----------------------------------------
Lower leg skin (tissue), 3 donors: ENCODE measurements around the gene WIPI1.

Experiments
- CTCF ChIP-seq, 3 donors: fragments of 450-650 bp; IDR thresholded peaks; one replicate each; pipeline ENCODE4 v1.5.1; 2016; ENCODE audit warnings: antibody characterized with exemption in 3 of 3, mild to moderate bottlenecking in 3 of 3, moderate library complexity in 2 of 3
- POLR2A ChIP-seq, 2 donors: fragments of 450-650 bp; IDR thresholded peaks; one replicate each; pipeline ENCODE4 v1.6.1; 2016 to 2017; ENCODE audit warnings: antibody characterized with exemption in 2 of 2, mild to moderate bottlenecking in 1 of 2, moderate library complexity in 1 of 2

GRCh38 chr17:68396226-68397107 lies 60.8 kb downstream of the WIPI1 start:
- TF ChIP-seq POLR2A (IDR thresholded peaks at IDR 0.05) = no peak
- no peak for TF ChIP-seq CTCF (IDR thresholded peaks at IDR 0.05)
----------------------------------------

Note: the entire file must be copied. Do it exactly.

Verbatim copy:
Lower leg skin (tissue), 3 donors: ENCODE measurements around the gene WIPI1.

Experiments
- CTCF ChIP-seq, 3 donors: fragments of 450-650 bp; IDR thresholded peaks; one replicate each; pipeline ENCODE4 v1.5.1; 2016; ENCODE audit warnings: antibody characterized with exemption in 3 of 3, mild to moderate bottlenecking in 3 of 3, moderate library complexity in 2 of 3
- POLR2A ChIP-seq, 2 donors: fragments of 450-650 bp; IDR thresholded peaks; one replicate each; pipeline ENCODE4 v1.6.1; 2016 to 2017; ENCODE audit warnings: antibody characterized with exemption in 2 of 2, mild to moderate bottlenecking in 1 of 2, moderate library complexity in 1 of 2

GRCh38 chr17:68396226-68397107 lies 60.8 kb downstream of the WIPI1 start:
- TF ChIP-seq POLR2A (IDR thresholded peaks at IDR 0.05) = no peak
- no peak for TF ChIP-seq CTCF (IDR thresholded peaks at IDR 0.05)